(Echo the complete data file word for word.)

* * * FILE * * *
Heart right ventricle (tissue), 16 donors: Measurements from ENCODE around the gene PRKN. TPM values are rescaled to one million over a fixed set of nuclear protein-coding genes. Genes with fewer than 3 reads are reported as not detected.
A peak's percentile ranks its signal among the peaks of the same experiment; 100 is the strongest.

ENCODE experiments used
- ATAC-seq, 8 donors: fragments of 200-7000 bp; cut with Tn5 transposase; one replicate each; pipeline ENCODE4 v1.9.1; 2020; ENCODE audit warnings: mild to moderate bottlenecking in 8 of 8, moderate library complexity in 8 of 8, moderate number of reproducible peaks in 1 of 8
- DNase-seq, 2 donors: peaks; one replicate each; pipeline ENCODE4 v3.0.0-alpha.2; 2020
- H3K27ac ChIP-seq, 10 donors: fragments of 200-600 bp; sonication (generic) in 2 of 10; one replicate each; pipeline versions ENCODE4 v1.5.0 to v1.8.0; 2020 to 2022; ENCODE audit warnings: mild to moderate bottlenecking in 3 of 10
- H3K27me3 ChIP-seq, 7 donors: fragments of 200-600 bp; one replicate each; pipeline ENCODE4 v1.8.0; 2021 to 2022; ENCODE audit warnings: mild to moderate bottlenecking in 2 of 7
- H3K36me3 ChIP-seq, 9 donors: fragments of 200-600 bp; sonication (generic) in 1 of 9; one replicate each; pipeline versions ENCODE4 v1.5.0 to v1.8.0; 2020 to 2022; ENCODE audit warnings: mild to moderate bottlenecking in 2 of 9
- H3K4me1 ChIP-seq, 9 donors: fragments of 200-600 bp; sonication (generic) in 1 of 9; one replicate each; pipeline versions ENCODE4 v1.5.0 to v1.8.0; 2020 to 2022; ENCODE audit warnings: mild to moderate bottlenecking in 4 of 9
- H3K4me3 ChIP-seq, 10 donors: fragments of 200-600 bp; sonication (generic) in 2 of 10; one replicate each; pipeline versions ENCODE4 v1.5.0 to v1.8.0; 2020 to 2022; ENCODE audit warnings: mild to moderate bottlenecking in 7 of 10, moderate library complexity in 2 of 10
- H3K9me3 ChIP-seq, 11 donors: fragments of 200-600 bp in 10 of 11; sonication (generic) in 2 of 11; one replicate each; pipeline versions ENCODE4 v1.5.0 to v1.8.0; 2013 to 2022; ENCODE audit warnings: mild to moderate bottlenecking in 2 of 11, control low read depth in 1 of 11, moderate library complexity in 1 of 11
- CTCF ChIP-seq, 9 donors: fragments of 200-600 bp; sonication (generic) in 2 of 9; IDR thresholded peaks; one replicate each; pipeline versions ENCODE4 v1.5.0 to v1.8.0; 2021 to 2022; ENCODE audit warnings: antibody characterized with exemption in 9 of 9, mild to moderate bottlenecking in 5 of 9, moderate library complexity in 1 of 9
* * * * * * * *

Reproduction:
Heart right ventricle (tissue), 16 donors: Measurements from ENCODE around the gene PRKN. TPM values are rescaled to one million over a fixed set of nuclear protein-coding genes. Genes with fewer than 3 reads are reported as not detected.
A peak's percentile ranks its signal among the peaks of the same experiment; 100 is the strongest.

ENCODE experiments used
- ATAC-seq, 8 donors: fragments of 200-7000 bp; cut with Tn5 transposase; one replicate each; pipeline ENCODE4 v1.9.1; 2020; ENCODE audit warnings: mild to moderate bottlenecking in 8 of 8, moderate library complexity in 8 of 8, moderate number of reproducible peaks in 1 of 8
- DNase-seq, 2 donors: peaks; one replicate each; pipeline ENCODE4 v3.0.0-alpha.2; 2020
- H3K27ac ChIP-seq, 10 donors: fragments of 200-600 bp; sonication (generic) in 2 of 10; one replicate each; pipeline versions ENCODE4 v1.5.0 to v1.8.0; 2020 to 2022; ENCODE audit warnings: mild to moderate bottlenecking in 3 of 10
- H3K27me3 ChIP-seq, 7 donors: fragments of 200-600 bp; one replicate each; pipeline ENCODE4 v1.8.0; 2021 to 2022; ENCODE audit warnings: mild to moderate bottlenecking in 2 of 7
- H3K36me3 ChIP-seq, 9 donors: fragments of 200-600 bp; sonication (generic) in 1 of 9; one replicate each; pipeline versions ENCODE4 v1.5.0 to v1.8.0; 2020 to 2022; ENCODE audit warnings: mild to moderate bottlenecking in 2 of 9
- H3K4me1 ChIP-seq, 9 donors: fragments of 200-600 bp; sonication (generic) in 1 of 9; one replicate each; pipeline versions ENCODE4 v1.5.0 to v1.8.0; 2020 to 2022; ENCODE audit warnings: mild to moderate bottlenecking in 4 of 9
- H3K4me3 ChIP-seq, 10 donors: fragments of 200-600 bp; sonication (generic) in 2 of 10; one replicate each; pipeline versions ENCODE4 v1.5.0 to v1.8.0; 2020 to 2022; ENCODE audit warnings: mild to moderate bottlenecking in 7 of 10, moderate library complexity in 2 of 10
- H3K9me3 ChIP-seq, 11 donors: fragments of 200-600 bp in 10 of 11; sonication (generic) in 2 of 11; one replicate each; pipeline versions ENCODE4 v1.5.0 to v1.8.0; 2013 to 2022; ENCODE audit warnings: mild to moderate bottlenecking in 2 of 11, control low read depth in 1 of 11, moderate library complexity in 1 of 11
- CTCF ChIP-seq, 9 donors: fragments of 200-600 bp; sonication (generic) in 2 of 9; IDR thresholded peaks; one replicate each; pipeline versions ENCODE4 v1.5.0 to v1.8.0; 2021 to 2022; ENCODE audit warnings: antibody characterized with exemption in 9 of 9, mild to moderate bottlenecking in 5 of 9, moderate library complexity in 1 of 9